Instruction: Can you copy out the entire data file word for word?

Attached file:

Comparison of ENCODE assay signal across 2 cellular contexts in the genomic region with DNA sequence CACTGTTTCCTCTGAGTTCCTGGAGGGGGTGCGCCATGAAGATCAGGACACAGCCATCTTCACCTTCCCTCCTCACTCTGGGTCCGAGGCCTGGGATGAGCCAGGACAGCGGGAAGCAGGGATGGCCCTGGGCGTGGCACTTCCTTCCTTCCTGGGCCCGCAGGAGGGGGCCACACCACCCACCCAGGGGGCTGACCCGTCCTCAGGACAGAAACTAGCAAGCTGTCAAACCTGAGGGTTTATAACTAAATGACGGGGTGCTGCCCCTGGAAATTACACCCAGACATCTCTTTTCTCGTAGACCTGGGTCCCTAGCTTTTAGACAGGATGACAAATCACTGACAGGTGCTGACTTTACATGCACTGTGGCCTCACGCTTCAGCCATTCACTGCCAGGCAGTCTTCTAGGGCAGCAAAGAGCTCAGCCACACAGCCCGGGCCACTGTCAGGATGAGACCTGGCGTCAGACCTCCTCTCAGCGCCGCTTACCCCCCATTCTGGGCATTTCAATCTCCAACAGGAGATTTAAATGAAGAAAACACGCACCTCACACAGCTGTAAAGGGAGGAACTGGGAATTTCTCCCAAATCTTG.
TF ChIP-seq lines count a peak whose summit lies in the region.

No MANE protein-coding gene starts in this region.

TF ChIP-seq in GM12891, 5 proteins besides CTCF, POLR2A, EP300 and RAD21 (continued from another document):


Comparison of ENCODE assay signal across 2 cellular contexts in the genomic region with DNA sequence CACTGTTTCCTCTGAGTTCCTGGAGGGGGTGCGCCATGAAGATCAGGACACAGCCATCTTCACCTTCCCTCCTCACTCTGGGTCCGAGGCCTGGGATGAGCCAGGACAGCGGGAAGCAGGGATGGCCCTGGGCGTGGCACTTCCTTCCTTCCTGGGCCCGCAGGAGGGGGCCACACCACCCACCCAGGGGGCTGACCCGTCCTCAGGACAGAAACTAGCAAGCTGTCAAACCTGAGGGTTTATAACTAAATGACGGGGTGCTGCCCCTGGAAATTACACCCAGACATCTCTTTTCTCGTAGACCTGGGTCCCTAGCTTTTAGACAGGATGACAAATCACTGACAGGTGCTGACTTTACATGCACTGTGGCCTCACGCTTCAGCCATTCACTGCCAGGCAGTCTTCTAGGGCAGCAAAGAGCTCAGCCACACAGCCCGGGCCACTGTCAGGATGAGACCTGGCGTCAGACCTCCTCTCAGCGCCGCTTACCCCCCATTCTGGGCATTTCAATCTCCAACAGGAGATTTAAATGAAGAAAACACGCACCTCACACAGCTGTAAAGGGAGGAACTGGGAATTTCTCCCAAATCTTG.
TF ChIP-seq lines count a peak whose summit lies in the region.

No MANE protein-coding gene starts in this region.

TF ChIP-seq in GM12891, 5 proteins besides CTCF, POLR2A, EP300 and RAD21 (continued from another document):